took place at a Marriot hotel on the banks of the Charles River in Newton, Massachusetts on Saturday. In attendance were House Minority Nancy Pelosi as well as Sen. John Kerry (D-MA) and Reps. Dennis Kucinich and Steny Hoyer, both Democrats. President Barack Obama, who Rep. Frank famously said he would not invite
, was not present.
Massachusetts Gov. Deval Patrick, also a Democrat, officiated the five-minute ceremony.
Frank, 72, and Ready, 42, penned their own vows, pledging to love each other "on MSNBC or on Fox," and "in Congress or in retirement," something they'll have plenty of time to get used to as Frank has announced
he will not seek another term in Congress.
The two men met at a political fundraiser in 2005. "I told him that I had a crush on him for 20 years," Ready said, adding that he was inspired by the congressman's courageous 1987 announcement that he was gay. Frank was the first sitting member of Congress to come out, no easy feat a quarter century ago.
At the time, Ready, a welder and a carpenter, was in a relationship with another man. But that man, Robert Palmer, knew Frank from his days as an adviser to former Massachusetts governor and 1988 Democratic presidential nominee Michael Dukakis and figured that the congressman would be a good match for Ready after he died.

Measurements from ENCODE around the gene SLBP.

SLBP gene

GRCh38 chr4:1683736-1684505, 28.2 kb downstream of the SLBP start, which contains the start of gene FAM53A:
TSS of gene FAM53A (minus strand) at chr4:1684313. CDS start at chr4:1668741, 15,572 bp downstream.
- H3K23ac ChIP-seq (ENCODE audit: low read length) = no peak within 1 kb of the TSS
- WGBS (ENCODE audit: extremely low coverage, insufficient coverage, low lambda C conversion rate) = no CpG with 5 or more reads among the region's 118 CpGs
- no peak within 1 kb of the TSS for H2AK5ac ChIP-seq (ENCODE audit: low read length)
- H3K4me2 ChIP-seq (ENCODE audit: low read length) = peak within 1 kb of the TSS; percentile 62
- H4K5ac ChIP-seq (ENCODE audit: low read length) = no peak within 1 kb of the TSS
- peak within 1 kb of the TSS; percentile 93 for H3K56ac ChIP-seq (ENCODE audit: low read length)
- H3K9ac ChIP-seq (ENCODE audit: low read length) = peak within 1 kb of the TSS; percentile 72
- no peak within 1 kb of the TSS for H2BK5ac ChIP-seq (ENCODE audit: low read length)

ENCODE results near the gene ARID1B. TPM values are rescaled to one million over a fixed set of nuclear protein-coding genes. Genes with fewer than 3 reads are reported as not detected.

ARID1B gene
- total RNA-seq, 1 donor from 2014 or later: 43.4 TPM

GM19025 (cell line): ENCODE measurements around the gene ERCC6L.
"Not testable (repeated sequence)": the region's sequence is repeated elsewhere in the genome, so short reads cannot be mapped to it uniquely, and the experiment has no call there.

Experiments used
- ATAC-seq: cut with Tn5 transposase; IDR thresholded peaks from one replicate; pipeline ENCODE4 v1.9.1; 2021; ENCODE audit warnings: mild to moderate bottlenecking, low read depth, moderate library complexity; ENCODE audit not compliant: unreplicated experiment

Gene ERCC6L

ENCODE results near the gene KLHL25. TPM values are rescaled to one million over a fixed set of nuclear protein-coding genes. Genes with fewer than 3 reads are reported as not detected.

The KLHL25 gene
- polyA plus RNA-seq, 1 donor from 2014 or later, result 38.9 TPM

After Palmer passed away in January 2007, Frank phoned a "distraught" Ready and the two men began seeing each other-- first as friends.
"I was really just drawn to him," Ready told the New York Times
. "It was platonic, but I didn't want it to be."
It wasn't platonic for long. Frank's hectic congressional career strained relations at times, but the pair persevered and love blossomed. Ready had a softening influence on the famously cantankerous Frank; even his Republican counterparts in Congress noticed the change.
It wasn't long before the couple was discussing marriage, which has been legal
between two men or women in Massachusetts since 2004. Ready was concerned about public scrutiny, but he remembered how Frank's coming-out inspired him and a whole generation of gay youth.
"The kids that are going to see us, and feel strong enough to be able to come out and be who they are," he told the New York Times
. "That gives me more encouragement that I'm doing the right thing."